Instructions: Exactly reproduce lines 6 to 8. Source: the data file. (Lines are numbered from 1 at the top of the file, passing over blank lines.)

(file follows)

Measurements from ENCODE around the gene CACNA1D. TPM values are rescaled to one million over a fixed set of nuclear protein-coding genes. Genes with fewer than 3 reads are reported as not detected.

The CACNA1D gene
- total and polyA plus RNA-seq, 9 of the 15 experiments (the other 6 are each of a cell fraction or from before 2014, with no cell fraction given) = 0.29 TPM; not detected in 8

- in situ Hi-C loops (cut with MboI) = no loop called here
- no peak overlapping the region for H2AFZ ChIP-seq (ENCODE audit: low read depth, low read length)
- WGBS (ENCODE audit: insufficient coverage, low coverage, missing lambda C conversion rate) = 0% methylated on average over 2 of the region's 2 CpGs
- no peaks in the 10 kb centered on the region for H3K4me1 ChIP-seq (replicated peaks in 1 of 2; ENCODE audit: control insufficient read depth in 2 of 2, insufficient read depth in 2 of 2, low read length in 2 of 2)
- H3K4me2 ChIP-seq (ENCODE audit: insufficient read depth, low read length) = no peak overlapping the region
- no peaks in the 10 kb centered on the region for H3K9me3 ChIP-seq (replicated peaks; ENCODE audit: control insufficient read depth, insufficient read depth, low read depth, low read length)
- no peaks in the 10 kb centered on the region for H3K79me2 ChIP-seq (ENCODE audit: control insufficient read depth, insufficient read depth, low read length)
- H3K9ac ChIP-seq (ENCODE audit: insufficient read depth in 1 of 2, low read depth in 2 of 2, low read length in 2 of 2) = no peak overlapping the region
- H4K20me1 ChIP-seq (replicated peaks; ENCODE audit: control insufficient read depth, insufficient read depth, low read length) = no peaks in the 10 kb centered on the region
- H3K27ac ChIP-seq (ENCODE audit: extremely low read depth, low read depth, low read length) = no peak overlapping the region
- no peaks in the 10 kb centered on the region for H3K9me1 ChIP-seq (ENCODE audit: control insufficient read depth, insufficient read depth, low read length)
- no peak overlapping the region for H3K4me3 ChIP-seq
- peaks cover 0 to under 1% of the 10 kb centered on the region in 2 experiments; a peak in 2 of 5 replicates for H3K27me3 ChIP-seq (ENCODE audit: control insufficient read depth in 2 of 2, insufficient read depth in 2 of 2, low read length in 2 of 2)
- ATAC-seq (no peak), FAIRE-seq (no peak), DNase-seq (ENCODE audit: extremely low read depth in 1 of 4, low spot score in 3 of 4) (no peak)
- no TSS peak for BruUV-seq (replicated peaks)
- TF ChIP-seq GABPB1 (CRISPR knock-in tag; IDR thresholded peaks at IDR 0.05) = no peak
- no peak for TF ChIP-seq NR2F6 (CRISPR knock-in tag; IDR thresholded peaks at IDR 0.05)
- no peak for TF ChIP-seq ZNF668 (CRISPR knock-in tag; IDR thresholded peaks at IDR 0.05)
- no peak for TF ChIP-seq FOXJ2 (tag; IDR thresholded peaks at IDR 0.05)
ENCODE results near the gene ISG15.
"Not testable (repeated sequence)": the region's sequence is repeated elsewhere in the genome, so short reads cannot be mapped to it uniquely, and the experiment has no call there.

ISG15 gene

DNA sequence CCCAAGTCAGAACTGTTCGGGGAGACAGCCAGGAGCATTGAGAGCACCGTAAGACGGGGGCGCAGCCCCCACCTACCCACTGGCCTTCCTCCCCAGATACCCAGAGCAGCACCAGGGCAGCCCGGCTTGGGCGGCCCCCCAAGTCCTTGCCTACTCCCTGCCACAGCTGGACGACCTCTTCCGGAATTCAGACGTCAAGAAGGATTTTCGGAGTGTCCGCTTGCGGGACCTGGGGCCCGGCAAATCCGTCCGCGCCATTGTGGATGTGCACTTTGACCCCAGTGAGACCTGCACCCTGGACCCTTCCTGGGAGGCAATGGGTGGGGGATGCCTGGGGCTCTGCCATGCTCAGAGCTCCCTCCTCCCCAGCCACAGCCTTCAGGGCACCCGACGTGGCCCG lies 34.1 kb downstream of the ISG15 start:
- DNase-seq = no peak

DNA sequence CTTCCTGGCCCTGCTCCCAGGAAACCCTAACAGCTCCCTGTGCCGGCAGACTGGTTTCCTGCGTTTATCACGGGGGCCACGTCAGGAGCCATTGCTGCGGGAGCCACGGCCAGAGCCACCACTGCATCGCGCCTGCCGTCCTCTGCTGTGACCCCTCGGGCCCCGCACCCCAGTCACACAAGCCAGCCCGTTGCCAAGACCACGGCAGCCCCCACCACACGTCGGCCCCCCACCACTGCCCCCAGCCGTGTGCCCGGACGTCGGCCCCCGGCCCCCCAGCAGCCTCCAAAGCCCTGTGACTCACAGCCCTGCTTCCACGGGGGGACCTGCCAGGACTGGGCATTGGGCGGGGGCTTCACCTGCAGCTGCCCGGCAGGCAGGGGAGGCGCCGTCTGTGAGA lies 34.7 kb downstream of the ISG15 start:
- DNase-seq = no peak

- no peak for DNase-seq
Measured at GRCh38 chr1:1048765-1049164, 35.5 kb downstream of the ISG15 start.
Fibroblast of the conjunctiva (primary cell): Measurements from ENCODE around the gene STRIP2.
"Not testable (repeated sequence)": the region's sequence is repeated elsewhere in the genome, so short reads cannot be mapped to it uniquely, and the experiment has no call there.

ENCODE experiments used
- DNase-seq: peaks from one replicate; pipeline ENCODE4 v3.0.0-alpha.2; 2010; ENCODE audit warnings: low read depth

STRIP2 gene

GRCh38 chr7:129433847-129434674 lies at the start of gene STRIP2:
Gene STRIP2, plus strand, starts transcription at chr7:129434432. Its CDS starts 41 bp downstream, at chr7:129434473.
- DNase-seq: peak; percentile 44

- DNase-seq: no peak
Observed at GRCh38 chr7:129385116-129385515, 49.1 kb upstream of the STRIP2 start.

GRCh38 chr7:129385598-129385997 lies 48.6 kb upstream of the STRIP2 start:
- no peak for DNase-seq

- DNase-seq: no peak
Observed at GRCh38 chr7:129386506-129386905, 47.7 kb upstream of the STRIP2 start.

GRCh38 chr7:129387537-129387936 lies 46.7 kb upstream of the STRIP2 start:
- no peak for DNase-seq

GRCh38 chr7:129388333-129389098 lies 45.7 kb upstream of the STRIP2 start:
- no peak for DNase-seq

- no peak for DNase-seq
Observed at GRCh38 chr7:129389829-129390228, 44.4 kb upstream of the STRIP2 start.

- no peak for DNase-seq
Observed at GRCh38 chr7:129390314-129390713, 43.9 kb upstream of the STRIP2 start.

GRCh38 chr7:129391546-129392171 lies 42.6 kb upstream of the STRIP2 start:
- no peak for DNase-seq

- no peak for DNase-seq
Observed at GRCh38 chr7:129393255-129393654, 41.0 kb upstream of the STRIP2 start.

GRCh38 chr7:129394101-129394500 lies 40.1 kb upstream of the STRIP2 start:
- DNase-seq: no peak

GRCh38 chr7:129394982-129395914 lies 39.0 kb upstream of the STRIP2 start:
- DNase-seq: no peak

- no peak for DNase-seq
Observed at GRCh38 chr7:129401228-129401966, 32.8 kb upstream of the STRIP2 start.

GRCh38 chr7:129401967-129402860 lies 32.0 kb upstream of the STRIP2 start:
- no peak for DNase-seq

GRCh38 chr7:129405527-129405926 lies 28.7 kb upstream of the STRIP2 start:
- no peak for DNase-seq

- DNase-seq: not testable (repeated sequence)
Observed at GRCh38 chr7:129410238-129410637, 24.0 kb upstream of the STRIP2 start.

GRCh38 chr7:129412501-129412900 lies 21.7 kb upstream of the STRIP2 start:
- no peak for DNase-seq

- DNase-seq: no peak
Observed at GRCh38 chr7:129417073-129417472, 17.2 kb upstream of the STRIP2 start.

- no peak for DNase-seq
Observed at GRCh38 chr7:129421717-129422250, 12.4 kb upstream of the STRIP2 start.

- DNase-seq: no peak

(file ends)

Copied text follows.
- WGBS (ENCODE audit: insufficient coverage, low coverage, missing lambda C conversion rate) = 0% methylated on average over 2 of the region's 2 CpGs
- no peaks in the 10 kb centered on the region for H3K4me1 ChIP-seq (replicated peaks in 1 of 2; ENCODE audit: control insufficient read depth in 2 of 2, insufficient read depth in 2 of 2, low read length in 2 of 2)
- H3K4me2 ChIP-seq (ENCODE audit: insufficient read depth, low read length) = no peak overlapping the region